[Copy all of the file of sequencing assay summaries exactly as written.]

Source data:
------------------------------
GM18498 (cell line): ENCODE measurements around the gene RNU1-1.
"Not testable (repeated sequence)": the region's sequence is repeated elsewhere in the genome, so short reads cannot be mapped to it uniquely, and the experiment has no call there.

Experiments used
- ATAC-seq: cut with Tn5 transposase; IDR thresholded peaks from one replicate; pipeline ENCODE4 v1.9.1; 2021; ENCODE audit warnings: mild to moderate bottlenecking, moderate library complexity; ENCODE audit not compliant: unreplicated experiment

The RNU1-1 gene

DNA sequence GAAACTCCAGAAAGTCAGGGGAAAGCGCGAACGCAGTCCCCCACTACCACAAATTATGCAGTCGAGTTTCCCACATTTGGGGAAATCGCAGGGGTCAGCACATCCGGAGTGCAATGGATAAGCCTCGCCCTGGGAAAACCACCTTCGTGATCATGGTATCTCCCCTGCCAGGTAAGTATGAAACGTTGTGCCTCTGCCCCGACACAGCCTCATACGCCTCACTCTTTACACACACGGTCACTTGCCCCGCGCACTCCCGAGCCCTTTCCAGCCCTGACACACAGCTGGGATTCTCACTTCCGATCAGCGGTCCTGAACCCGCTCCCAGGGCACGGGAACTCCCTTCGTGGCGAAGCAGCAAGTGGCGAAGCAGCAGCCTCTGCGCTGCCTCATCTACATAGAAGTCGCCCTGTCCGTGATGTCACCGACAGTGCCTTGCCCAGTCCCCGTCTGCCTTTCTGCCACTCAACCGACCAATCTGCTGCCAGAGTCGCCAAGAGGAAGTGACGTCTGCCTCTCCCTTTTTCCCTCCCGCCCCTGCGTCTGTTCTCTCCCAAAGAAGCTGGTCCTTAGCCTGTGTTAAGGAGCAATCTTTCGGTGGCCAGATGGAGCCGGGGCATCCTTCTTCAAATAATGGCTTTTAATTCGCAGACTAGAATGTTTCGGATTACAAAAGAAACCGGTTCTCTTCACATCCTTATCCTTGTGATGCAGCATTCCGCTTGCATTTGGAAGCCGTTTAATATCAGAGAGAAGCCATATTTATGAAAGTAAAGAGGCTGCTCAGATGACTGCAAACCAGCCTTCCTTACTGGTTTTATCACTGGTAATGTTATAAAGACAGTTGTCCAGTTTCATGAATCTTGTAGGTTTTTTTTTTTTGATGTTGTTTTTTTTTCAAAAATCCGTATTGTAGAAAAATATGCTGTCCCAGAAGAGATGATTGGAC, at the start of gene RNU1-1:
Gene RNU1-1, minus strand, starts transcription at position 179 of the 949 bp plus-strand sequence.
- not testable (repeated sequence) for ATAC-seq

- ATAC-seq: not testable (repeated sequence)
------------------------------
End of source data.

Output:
GM18498 (cell line): ENCODE measurements around the gene RNU1-1.
"Not testable (repeated sequence)": the region's sequence is repeated elsewhere in the genome, so short reads cannot be mapped to it uniquely, and the experiment has no call there.

Experiments used
- ATAC-seq: cut with Tn5 transposase; IDR thresholded peaks from one replicate; pipeline ENCODE4 v1.9.1; 2021; ENCODE audit warnings: mild to moderate bottlenecking, moderate library complexity; ENCODE audit not compliant: unreplicated experiment

The RNU1-1 gene

DNA sequence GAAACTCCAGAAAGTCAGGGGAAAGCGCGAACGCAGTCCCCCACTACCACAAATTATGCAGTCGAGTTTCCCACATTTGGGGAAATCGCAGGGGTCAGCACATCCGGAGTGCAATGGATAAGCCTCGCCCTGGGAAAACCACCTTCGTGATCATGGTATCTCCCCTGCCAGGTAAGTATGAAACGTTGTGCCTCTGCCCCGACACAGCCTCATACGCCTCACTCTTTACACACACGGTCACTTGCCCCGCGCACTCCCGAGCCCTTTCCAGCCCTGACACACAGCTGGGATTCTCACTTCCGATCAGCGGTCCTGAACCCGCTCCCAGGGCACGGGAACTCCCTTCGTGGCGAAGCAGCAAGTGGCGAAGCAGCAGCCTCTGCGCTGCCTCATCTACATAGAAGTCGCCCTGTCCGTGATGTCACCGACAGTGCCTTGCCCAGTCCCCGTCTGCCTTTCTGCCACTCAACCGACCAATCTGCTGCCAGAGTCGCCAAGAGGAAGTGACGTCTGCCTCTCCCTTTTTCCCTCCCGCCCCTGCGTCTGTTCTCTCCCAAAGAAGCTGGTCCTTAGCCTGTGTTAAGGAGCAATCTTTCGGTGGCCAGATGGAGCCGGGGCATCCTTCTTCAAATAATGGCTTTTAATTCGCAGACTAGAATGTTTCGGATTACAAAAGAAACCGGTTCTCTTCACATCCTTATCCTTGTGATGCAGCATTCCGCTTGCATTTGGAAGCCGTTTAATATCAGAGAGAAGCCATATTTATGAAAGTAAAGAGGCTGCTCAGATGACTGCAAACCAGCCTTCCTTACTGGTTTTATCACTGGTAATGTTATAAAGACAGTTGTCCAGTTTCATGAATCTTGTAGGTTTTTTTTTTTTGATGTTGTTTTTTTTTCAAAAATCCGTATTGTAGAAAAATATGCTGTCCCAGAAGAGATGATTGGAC, at the start of gene RNU1-1:
Gene RNU1-1, minus strand, starts transcription at position 179 of the 949 bp plus-strand sequence.
- not testable (repeated sequence) for ATAC-seq

- ATAC-seq: not testable (repeated sequence)